The news: After years spent recruiting some of the best and brightest young people in the world, Google has learned an important lesson: GPA doesn't matter.
In a June 2013 interview, Laszlo Bock, the tech giant's senior VP of people operations, told the New York Times' Adam Bryant that GPAs and test scores are "worthless" and "don't predict anything," and in fact, the "proportion of people without any college education at Google has increased over time."
Hold on. Is he saying that your $50,000/year college education is totally worthless? Not exactly: "Good grades don't hurt," he told the Times' Thomas L. Friedman, especially in technical areas where math and programming proficiency are necessary. But more importantly, Google has chosen to focus on "general cognitive ability," or a prospective employee’s capacity for learning and processing "on the fly" and "[pulling] together disparate bits of information."
How do they determine these attributes? "We assess that using structured behavioral interviews that we validate to make sure they're predictive," Bock said. So much for the notorious brainteasers – i.e. "How many golf balls can fit in a school bus?" or "How much should you charge to wash all the windows in Seattle?" – we've come to associate with Google hiring.
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But what is it about the most accomplished college grads that fail to meet these criteria? Here are three elements in particular:
1. "School is used as a crutch."
Many colleges can be summed up as great opportunities to "generate a ton of debt" without learning "the most useful things for your life," according to Bock. "It’s [just] an extended adolescence." On the other hand, "when you look at people who don't go to school and make their way in the world, those are exceptional human beings. And we should do everything we can to find those people."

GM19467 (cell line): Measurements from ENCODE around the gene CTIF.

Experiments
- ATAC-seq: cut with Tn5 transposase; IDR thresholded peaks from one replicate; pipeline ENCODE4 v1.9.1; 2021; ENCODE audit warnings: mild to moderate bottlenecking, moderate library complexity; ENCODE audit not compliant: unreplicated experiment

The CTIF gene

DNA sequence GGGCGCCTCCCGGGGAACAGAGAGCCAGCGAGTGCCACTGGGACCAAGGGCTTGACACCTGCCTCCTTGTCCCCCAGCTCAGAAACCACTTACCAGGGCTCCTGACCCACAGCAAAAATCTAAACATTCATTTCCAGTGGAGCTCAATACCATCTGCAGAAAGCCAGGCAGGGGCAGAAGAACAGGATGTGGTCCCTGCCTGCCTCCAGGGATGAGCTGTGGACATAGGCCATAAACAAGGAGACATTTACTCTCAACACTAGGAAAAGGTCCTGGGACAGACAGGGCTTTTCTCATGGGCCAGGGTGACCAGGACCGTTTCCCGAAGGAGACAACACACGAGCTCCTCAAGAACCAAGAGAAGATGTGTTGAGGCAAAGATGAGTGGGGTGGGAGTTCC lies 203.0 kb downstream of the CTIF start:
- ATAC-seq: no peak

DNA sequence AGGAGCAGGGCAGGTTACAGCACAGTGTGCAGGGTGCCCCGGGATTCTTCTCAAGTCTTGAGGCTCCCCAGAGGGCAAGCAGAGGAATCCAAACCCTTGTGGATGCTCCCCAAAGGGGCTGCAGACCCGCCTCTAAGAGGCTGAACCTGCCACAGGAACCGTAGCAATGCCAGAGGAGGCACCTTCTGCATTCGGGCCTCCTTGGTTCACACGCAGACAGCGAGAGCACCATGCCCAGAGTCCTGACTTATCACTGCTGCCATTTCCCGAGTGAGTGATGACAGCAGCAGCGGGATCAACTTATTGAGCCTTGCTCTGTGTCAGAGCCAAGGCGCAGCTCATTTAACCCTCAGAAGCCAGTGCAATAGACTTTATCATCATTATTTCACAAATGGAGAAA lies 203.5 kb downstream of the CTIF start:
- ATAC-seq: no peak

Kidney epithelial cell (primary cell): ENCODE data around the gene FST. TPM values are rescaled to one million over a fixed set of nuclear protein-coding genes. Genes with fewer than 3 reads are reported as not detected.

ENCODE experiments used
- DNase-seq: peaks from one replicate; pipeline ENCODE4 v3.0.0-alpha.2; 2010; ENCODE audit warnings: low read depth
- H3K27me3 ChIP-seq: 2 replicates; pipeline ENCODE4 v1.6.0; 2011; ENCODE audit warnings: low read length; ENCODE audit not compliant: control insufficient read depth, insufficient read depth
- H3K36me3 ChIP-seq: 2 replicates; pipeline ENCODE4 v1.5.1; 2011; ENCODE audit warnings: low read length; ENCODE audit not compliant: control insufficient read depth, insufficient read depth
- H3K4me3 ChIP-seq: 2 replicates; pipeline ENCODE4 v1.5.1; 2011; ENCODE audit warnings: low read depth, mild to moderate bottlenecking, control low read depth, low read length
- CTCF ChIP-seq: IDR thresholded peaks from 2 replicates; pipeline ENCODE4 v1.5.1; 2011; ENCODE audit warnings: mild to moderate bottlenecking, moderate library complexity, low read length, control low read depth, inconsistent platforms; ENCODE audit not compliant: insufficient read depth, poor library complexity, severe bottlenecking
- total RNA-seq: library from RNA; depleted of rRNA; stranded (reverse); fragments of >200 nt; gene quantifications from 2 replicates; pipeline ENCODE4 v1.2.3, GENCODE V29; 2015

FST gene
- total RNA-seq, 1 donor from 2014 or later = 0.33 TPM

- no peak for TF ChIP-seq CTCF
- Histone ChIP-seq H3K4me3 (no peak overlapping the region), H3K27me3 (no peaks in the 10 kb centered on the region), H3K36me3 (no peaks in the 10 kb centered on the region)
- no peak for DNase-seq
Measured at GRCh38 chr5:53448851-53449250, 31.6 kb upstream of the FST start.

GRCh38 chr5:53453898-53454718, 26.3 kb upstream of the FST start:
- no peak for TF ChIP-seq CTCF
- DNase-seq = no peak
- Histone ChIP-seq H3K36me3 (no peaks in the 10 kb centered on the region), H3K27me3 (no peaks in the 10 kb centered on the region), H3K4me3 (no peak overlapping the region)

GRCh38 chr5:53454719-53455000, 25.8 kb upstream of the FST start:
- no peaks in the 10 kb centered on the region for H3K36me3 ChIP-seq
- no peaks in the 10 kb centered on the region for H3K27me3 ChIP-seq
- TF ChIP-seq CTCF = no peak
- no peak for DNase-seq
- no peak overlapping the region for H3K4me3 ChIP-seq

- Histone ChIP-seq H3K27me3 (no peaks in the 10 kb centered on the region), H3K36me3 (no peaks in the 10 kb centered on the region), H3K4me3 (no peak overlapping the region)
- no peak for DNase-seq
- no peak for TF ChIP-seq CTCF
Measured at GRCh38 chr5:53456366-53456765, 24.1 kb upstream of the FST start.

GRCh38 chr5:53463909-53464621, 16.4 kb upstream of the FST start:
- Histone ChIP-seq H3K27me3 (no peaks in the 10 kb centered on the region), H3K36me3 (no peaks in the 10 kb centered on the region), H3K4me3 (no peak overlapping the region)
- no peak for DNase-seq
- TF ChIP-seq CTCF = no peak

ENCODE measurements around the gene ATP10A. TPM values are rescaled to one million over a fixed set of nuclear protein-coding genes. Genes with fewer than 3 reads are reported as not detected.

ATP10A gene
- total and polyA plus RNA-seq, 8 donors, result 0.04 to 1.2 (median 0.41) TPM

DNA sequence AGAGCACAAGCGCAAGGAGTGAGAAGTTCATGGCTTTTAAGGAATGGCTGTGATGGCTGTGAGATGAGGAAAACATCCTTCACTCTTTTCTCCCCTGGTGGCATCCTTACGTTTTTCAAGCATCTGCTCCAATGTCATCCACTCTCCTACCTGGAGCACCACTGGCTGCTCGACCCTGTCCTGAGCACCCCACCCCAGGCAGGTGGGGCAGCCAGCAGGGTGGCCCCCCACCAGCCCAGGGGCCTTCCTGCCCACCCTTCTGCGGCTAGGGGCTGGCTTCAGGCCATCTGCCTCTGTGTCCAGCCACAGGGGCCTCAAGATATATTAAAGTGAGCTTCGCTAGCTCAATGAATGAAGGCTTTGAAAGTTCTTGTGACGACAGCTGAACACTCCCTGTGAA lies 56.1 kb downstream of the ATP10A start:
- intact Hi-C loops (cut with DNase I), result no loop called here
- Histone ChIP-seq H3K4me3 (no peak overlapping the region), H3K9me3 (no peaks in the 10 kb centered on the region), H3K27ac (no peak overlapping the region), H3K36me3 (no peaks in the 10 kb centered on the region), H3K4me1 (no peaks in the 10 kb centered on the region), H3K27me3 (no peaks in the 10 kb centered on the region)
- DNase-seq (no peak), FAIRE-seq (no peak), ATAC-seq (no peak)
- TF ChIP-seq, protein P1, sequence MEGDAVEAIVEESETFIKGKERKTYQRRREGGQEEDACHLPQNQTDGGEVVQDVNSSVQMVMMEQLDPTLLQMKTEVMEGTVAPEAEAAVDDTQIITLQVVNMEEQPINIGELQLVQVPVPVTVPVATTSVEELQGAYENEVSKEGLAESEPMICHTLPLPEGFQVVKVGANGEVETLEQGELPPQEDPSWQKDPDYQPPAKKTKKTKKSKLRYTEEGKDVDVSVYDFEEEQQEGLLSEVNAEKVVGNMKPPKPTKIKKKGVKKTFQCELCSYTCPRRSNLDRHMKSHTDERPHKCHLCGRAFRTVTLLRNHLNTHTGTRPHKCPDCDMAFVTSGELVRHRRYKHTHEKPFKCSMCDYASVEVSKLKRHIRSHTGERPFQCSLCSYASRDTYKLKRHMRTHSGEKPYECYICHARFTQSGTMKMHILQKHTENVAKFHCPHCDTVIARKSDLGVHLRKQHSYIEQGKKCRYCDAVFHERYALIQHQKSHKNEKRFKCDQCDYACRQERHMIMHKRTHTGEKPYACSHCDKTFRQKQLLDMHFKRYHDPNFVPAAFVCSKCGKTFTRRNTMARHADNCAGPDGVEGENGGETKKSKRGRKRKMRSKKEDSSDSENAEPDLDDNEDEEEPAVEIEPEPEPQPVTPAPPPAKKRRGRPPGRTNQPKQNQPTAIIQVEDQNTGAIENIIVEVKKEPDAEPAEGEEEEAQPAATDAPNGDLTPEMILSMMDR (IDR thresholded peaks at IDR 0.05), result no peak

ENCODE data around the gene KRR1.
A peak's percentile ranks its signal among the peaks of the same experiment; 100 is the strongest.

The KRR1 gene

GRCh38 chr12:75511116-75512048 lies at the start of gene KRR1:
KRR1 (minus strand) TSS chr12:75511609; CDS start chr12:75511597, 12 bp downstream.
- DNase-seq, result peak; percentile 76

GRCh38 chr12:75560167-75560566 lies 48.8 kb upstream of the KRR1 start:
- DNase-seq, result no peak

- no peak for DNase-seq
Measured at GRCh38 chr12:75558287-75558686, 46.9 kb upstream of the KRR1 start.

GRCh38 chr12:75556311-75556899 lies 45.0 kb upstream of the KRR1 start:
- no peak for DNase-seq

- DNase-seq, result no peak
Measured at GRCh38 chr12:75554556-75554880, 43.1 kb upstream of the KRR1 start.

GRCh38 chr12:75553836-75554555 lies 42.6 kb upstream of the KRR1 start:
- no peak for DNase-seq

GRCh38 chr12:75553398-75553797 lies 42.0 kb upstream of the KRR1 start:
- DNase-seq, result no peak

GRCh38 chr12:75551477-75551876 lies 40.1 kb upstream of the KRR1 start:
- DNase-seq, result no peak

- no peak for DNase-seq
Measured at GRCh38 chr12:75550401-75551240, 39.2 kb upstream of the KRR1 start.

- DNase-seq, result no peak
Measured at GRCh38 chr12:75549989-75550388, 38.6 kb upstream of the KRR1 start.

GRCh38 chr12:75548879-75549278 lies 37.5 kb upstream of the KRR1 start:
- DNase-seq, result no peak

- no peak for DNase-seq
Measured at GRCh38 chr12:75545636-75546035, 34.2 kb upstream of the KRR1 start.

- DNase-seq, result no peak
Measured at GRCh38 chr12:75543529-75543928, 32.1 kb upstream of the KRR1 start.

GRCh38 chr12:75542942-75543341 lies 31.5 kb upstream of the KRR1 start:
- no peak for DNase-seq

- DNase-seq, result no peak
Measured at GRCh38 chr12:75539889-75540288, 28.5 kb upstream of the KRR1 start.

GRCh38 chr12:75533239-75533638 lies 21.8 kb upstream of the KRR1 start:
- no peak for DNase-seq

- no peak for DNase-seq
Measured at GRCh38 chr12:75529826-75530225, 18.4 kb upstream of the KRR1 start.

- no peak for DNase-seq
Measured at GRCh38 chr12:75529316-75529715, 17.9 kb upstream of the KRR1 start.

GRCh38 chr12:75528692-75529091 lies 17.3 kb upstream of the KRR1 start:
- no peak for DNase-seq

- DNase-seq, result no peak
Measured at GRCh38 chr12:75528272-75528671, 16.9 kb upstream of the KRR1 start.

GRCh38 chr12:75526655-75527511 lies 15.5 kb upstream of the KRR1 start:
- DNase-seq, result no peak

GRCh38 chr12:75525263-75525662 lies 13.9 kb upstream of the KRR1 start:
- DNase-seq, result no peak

Basically, Google wants to emphasize your capacity for learning over what your diploma says you've already learned. In many cases, brand-name colleges aren't the best predictors for future success.
2. They lack "emergent leadership" qualities.
Were you class president? Did you found your school's first beekeeper's club? Google doesn't care. These are examples of what they call "traditional leadership," and if you haven't figured it out by now, Google likes to eschew tradition:
"What we care about is, when faced with a problem and you're a member of a team, do you, at the appropriate time, step in and lead," Bock said. "And just as critically, do you step back and stop leading, do you let someone else? Because what’s critical to be an effective leader in this environment is you have to be willing to relinquish power."
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3. Not enough "intellectual humility."
"Successful bright people" are unaccustomed to failure, Bock said. As a result, they don't know how to "learn from that failure," but instead "commit the fundamental attribution error, which is if something good happens, it's because I'm a genius. If something bad happens, it's because someone’s an idiot or I didn't get the resources or the market moved." For many hotshot brand-name college grads, success is attributable to natural talent instead of hard work and flexibility.
"Intellectual humility" is akin to "emergent leadership" in that it fosters adaptive learning and collaborative problem solving. It means learning from mistakes and being able to step back when faced with a better idea. This is what Google is looking for more than anything.
Where do I sign up? There's something refreshingly egalitarian about the qualities with which Google is bolstering its ranks. Does this mean they'll hire just any "adaptive learner" off the street? Probably not. But it does give many aspiring Googlites an advantage where before they felt under-qualified.